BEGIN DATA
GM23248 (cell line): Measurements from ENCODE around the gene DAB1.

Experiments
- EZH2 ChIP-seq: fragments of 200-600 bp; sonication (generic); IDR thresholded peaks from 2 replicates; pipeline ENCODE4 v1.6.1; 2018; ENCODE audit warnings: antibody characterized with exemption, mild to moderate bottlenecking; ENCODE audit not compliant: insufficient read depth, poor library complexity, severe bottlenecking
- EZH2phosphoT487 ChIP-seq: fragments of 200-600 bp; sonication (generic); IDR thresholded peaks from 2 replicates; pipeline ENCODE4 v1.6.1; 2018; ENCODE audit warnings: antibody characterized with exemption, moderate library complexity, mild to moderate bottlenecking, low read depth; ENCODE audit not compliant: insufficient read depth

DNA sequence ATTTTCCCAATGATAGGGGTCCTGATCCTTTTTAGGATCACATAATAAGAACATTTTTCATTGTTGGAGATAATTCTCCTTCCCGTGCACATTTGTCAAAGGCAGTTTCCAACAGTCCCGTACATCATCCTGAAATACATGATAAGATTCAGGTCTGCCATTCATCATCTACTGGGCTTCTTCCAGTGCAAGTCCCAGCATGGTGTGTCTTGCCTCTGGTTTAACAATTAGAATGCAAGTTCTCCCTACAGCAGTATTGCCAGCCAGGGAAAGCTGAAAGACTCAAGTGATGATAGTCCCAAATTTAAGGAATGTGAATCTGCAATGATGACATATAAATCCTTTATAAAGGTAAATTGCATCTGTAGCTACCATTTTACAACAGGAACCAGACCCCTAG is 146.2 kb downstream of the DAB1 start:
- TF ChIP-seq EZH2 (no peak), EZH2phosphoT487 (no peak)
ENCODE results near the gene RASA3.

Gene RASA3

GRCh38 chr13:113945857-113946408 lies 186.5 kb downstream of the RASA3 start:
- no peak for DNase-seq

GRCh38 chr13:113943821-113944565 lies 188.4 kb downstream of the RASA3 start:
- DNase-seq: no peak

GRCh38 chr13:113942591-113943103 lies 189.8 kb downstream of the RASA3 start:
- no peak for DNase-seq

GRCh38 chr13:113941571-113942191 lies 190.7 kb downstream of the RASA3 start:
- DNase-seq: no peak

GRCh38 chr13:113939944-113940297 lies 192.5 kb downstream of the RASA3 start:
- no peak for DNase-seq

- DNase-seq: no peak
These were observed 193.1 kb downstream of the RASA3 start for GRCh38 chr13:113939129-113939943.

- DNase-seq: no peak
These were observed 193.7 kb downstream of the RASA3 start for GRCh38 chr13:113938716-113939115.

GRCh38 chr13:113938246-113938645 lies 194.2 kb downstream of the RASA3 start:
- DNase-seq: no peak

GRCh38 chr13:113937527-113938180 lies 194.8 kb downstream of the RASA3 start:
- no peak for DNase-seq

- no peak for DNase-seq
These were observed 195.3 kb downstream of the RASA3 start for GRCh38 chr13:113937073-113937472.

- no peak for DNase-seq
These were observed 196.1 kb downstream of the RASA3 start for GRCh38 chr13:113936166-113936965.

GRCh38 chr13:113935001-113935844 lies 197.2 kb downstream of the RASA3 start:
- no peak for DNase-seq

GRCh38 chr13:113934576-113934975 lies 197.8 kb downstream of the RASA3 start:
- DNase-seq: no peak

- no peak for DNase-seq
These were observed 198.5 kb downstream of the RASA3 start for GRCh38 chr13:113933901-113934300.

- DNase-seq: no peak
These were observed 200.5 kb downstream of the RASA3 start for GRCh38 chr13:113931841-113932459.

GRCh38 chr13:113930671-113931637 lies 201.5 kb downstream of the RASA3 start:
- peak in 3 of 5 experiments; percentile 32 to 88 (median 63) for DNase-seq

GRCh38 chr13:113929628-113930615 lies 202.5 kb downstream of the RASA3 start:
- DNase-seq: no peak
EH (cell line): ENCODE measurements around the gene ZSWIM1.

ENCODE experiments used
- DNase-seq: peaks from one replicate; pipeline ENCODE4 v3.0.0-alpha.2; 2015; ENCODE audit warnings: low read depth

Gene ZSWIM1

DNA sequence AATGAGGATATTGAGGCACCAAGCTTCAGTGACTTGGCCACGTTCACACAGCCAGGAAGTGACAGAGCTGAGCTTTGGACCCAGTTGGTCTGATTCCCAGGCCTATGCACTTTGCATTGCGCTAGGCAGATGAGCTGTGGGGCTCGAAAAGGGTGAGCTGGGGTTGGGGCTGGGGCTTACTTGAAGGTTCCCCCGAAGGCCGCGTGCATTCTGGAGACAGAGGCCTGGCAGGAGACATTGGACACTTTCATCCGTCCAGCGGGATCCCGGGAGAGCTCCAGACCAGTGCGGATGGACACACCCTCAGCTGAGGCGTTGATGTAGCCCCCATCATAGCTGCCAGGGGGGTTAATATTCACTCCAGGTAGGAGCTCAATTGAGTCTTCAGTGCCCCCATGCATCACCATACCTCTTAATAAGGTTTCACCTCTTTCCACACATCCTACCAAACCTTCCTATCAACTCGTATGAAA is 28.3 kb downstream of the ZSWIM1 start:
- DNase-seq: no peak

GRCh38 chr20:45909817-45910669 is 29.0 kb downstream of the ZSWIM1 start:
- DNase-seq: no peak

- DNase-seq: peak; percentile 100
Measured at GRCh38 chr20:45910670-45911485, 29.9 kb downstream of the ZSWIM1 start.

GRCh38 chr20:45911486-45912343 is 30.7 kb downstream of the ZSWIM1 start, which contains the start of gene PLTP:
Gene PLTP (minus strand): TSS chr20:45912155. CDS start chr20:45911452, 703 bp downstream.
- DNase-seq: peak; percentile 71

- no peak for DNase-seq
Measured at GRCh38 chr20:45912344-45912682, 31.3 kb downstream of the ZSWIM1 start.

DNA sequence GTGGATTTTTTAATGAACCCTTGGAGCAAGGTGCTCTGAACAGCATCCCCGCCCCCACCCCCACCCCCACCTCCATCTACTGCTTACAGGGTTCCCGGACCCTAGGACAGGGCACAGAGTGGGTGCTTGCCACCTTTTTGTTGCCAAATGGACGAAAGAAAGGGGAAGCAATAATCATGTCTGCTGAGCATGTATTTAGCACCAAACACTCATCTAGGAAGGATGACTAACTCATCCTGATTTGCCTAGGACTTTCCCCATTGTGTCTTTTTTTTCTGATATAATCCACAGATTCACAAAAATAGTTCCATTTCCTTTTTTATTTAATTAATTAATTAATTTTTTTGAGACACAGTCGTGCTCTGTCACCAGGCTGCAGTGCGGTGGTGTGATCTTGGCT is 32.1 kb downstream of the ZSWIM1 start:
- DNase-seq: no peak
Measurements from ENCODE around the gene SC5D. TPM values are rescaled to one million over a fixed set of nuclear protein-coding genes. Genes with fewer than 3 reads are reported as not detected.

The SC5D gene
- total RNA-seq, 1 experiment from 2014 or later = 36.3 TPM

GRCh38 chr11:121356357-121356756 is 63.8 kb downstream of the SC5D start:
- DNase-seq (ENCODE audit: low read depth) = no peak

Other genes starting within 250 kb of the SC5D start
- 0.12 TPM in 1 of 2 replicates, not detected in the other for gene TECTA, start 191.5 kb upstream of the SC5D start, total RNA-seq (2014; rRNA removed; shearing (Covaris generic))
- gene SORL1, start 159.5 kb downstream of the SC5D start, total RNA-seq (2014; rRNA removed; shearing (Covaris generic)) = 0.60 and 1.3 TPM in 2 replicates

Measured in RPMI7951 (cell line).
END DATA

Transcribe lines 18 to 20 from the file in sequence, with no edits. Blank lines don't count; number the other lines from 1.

- no peak for DNase-seq

- DNase-seq: no peak
These were observed 193.1 kb downstream of the RASA3 start for GRCh38 chr13:113939129-113939943.